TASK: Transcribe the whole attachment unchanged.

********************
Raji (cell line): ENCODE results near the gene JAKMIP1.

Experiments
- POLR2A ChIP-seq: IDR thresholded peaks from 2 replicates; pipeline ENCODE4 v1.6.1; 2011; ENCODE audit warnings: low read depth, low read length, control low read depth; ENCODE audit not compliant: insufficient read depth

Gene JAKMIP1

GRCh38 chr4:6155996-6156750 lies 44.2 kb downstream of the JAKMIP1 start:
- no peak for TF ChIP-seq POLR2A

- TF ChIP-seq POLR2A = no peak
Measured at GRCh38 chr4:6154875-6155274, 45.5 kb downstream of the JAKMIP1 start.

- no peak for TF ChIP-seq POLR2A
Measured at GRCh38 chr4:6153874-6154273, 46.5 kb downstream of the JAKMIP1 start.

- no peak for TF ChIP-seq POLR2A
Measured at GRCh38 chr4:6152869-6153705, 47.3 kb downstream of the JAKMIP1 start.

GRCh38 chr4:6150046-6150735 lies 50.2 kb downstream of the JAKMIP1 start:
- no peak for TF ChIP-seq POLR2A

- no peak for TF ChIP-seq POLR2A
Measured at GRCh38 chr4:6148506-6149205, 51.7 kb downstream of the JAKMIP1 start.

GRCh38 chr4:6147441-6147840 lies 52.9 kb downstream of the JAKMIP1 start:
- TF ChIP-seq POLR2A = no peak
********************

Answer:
Raji (cell line): ENCODE results near the gene JAKMIP1.

Experiments
- POLR2A ChIP-seq: IDR thresholded peaks from 2 replicates; pipeline ENCODE4 v1.6.1; 2011; ENCODE audit warnings: low read depth, low read length, control low read depth; ENCODE audit not compliant: insufficient read depth

Gene JAKMIP1

GRCh38 chr4:6155996-6156750 lies 44.2 kb downstream of the JAKMIP1 start:
- no peak for TF ChIP-seq POLR2A

- TF ChIP-seq POLR2A = no peak
Measured at GRCh38 chr4:6154875-6155274, 45.5 kb downstream of the JAKMIP1 start.

- no peak for TF ChIP-seq POLR2A
Measured at GRCh38 chr4:6153874-6154273, 46.5 kb downstream of the JAKMIP1 start.

- no peak for TF ChIP-seq POLR2A
Measured at GRCh38 chr4:6152869-6153705, 47.3 kb downstream of the JAKMIP1 start.

GRCh38 chr4:6150046-6150735 lies 50.2 kb downstream of the JAKMIP1 start:
- no peak for TF ChIP-seq POLR2A

- no peak for TF ChIP-seq POLR2A
Measured at GRCh38 chr4:6148506-6149205, 51.7 kb downstream of the JAKMIP1 start.

GRCh38 chr4:6147441-6147840 lies 52.9 kb downstream of the JAKMIP1 start:
- TF ChIP-seq POLR2A = no peak